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  • All: Living a Motivated Life x
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specific environment with flora, fauna, minerals, and human life represented, reinforce the documentary sense that the expedition leaders effectively reached a land different from any land in the ancient Egyptian imagination and expectation. However, notwithstanding the amount of details represented

In: Journal of Egyptian History
Author: Jeremy Pope

Meritefnut should continue in life ( Ꜥnḫ ḥm.t-nṯr Mry.t-Tfnw.t ), followed immediately by a reference to Shepenwepet II as “living” ( Ꜥnḫ.tἰ ). If Meritefnut were the missing prenomen of Amenirdis II, then a co-tenure between her and Shepenwepet II appears unavoidable. Such an arrangement must not be

In: Journal of Egyptian History

vessels of choice and “workhorses” of ancient Egypt. So dominant was maritime life in the Egyptian worldview that the earth was imagined as floating on a universe of inert and dark primordial waters, known as nw or nwn . 15 It should not be surprising, then, that watercraft were an essential part of

In: Journal of Egyptian History

point linking ancient Egypt with modern Europe. The economist Peter Temin assumes that “ordinary Romans lived well […] as a result of extensive markets” 24 and this allows him to suggest that the average standard of living in the Roman world was close to that of the 17th century Netherlands. 25 In

In: Journal of Egyptian History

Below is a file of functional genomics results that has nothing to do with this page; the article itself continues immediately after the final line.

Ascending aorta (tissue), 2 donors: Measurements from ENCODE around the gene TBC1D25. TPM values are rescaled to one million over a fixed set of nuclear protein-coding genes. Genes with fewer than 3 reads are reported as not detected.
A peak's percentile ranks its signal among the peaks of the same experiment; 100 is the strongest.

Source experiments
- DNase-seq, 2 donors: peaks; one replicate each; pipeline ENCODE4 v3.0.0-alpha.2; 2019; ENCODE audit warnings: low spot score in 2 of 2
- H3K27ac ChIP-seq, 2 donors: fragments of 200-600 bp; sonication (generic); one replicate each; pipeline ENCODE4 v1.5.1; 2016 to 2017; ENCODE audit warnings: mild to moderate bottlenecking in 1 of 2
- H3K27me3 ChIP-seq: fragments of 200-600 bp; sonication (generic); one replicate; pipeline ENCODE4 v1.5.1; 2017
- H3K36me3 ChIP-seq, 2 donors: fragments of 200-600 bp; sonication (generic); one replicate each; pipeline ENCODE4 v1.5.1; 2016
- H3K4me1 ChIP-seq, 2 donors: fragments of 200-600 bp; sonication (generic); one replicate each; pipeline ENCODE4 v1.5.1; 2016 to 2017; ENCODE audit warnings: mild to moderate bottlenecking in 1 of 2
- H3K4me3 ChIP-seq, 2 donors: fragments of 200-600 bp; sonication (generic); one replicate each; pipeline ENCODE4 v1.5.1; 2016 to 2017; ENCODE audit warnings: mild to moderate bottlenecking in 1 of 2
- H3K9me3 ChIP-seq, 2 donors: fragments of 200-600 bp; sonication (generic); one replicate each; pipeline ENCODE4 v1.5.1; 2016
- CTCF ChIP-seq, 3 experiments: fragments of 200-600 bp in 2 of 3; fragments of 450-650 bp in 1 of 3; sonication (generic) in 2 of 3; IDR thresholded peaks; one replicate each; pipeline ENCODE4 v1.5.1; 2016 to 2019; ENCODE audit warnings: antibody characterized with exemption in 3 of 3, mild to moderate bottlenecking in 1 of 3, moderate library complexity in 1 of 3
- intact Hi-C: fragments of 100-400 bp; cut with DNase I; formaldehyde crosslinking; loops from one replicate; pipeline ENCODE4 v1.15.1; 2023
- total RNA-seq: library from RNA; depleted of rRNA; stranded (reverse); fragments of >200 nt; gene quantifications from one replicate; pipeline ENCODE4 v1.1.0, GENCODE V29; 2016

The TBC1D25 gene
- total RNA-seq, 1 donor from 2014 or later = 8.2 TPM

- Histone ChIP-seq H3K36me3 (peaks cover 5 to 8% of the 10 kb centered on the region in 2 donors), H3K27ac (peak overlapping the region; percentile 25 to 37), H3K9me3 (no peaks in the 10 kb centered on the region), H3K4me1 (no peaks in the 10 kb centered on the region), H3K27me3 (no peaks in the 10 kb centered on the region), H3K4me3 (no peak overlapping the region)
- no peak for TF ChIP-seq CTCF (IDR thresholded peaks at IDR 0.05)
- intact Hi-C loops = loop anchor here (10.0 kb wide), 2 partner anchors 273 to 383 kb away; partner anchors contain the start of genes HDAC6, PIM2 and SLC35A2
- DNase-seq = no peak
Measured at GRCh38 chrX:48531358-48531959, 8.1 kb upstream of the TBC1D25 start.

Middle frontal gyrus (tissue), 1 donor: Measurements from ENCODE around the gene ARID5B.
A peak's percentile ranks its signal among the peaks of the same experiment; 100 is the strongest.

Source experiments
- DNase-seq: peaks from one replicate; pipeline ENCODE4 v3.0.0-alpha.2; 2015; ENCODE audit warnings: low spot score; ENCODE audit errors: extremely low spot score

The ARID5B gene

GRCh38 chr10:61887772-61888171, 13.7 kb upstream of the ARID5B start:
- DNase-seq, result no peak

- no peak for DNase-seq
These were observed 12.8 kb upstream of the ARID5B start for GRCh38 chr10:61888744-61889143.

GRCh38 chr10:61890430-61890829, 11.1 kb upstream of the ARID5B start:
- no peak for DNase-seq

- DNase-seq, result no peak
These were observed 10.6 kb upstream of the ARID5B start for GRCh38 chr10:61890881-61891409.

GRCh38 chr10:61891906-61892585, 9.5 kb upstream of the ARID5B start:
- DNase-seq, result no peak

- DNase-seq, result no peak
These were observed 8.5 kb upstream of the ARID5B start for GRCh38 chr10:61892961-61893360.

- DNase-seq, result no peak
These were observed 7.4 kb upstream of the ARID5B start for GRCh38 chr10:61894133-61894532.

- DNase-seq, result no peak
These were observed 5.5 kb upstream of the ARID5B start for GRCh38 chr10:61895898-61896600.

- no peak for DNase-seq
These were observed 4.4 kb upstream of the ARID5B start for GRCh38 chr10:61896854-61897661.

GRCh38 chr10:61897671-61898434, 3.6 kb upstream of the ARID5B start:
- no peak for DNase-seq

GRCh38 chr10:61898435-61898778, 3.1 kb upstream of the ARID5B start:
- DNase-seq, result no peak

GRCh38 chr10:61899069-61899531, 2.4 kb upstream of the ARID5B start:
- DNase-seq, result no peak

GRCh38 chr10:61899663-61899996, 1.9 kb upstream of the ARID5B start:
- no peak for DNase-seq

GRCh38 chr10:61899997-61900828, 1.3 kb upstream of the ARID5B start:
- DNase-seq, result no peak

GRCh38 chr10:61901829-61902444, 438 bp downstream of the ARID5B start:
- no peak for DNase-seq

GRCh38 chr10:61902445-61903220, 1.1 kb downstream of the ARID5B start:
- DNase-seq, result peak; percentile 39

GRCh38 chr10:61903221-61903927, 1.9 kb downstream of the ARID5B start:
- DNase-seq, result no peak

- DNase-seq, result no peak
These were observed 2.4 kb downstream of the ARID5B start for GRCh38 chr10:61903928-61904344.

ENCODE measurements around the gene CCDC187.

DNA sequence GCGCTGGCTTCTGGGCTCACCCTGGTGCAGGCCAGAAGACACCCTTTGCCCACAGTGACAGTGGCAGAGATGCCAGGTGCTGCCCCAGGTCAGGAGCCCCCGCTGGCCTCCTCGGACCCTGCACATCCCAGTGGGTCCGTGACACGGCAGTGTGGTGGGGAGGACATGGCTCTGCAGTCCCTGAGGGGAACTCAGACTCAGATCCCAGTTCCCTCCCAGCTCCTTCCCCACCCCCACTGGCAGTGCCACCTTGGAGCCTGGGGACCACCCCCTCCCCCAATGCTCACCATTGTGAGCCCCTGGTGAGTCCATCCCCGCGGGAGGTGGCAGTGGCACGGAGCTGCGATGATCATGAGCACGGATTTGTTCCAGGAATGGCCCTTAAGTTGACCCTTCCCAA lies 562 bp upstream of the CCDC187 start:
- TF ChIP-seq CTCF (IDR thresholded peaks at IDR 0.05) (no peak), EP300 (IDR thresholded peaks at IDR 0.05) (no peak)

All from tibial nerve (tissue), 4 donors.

to pre- pare them in such a way that they are quali fi ed for jobs elsewhere in academia. These students and the discipline itself su ff er a loss if they must leave academia altogether in order to sustain a living, and thus can no longer contribute to the fi eld. The need for help- ing students fi nd

In: Journal of Egyptian History

source document, Kannaday posits that scribes performed a systematic reworking of the transmissional lines. However, Kannaday claims there was no such systematic work. Even if there is some credence to the claim concerning apologetically motivated scribal alterations, it was in no way systematic

In: History of the Pauline Corpus in Texts, Transmissions and Trajectories

exhibits figural and textual offerings on many subjects (religious, historical), in many media (carving, ink), and on a variety of canvasses (rock cliffs, temple walls). Inscriptional content reveals that rock inscription carving was motivated by many different primary goals: they could serve as

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In: Journal of Egyptian History

made a burnt offering and swore by ʾlh, who is living, that he shall lead bravely’ Variant: lh . [llāh] [allāh] KRS 1551: h lh rwḥ w mḥltn l-ḏ yʿwr h-sfr ‘O Lh, send the winds but may he who would efface this writing experience a dearth of pasture’ Note: GrAr: Αβδαλλας (PAES  III .a 46); Nab

In: A Dictionary of the Safaitic Inscriptions

(to AD  300) has long been recognized as ‘wild,’ ‘uncontrolled,’ ‘unedited.’ ” 23 The wild development supposedly ended with a textual standardization motivated by ecclesiastical powers. As Parker explains, “the growth of influence of a number of key sees, particularly Antioch, Alexandria

In: History of the Pauline Corpus in Texts, Transmissions and Trajectories

individuals can be simultaneously linked to both state and patronage logics (for example, an individual who gains control over a territory as the result of his being part of a state elite, but who then exercises patronage prerogatives over the population living in that territory). Evidence of these kinds of

In: Journal of Egyptian History